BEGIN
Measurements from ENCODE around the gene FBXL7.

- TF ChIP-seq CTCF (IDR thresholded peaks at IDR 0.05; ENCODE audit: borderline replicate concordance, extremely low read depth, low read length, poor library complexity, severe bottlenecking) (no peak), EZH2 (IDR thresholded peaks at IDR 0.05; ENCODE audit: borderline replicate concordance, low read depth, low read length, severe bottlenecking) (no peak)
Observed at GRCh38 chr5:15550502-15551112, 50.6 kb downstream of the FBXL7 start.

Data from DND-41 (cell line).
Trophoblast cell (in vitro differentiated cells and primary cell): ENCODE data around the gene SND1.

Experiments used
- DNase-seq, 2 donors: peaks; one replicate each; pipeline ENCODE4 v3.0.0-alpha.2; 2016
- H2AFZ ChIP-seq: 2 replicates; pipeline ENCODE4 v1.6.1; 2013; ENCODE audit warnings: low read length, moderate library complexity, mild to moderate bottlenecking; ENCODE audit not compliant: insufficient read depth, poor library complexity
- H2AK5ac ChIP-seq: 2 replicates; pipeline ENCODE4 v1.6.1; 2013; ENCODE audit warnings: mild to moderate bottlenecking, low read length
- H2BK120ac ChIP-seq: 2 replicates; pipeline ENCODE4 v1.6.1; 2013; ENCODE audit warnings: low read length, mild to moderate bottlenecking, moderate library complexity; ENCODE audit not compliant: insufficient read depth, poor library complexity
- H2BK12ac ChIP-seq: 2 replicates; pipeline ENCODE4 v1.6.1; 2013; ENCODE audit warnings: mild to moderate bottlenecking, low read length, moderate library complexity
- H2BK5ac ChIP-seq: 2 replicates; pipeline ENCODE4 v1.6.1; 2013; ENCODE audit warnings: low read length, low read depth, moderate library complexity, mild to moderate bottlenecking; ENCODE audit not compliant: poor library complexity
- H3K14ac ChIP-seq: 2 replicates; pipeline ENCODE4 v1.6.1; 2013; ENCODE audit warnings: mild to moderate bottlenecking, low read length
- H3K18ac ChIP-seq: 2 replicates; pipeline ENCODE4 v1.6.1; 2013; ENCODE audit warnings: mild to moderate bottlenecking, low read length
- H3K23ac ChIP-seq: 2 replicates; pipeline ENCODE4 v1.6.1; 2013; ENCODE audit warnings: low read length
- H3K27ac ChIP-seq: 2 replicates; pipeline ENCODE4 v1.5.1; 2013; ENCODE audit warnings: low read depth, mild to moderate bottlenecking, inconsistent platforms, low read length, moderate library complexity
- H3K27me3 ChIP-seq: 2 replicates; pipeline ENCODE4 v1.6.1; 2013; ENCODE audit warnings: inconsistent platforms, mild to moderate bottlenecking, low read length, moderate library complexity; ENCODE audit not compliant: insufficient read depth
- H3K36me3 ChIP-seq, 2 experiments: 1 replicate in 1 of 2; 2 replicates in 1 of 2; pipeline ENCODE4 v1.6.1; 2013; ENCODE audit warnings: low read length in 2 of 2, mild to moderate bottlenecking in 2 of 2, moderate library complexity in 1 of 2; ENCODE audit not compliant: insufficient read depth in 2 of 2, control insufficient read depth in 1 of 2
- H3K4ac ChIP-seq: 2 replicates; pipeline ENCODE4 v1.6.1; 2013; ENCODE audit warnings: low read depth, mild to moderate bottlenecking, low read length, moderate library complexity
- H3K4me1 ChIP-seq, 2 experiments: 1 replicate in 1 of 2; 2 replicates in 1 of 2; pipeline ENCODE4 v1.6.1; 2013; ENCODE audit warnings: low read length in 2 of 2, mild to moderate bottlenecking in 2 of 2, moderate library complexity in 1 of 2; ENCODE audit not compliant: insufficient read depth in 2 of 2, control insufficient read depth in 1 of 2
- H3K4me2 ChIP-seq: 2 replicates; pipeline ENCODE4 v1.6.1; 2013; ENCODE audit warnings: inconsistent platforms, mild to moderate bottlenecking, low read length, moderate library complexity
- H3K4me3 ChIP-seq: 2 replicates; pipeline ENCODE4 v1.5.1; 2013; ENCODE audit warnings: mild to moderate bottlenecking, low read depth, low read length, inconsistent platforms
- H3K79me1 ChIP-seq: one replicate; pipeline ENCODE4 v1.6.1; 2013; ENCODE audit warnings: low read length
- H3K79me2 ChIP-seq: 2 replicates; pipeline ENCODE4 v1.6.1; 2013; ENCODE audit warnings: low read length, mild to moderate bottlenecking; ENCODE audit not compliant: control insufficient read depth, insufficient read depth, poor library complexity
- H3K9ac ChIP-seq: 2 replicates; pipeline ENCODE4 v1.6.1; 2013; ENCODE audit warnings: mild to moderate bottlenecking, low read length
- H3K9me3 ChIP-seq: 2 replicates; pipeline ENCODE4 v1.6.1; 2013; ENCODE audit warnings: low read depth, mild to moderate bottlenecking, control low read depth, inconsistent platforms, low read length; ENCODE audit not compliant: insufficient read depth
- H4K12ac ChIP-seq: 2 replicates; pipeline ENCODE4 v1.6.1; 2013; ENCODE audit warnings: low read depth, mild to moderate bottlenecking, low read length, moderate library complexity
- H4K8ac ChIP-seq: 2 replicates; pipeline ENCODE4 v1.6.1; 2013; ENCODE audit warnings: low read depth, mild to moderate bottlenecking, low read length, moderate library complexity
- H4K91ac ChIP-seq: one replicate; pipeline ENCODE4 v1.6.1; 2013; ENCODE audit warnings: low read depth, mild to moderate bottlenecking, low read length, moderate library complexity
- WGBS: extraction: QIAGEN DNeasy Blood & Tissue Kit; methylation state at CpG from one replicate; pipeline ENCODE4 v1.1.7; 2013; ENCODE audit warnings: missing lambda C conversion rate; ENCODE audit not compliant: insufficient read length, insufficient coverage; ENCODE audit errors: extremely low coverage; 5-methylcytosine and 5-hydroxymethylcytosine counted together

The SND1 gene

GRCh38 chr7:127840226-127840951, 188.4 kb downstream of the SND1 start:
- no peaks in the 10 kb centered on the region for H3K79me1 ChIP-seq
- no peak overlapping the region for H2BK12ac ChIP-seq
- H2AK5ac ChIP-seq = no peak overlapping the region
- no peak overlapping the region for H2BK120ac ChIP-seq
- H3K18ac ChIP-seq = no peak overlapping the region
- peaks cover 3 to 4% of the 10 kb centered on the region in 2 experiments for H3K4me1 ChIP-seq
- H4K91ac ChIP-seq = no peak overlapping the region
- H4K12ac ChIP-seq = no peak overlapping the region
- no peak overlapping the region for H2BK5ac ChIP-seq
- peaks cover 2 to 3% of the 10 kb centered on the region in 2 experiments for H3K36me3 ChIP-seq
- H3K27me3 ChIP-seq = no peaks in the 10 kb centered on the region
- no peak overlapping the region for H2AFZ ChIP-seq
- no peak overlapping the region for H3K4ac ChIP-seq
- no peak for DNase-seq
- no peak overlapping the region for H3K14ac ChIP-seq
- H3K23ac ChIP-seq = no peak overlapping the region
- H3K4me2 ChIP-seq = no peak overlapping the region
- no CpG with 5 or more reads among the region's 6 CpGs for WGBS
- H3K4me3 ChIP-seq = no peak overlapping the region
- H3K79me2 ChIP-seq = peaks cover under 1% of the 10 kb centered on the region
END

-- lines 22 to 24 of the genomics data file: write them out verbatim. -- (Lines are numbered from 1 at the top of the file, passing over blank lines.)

- H3K4me3 ChIP-seq: 2 replicates; pipeline ENCODE4 v1.5.1; 2013; ENCODE audit warnings: mild to moderate bottlenecking, low read depth, low read length, inconsistent platforms
- H3K79me1 ChIP-seq: one replicate; pipeline ENCODE4 v1.6.1; 2013; ENCODE audit warnings: low read length
- H3K79me2 ChIP-seq: 2 replicates; pipeline ENCODE4 v1.6.1; 2013; ENCODE audit warnings: low read length, mild to moderate bottlenecking; ENCODE audit not compliant: control insufficient read depth, insufficient read depth, poor library complexity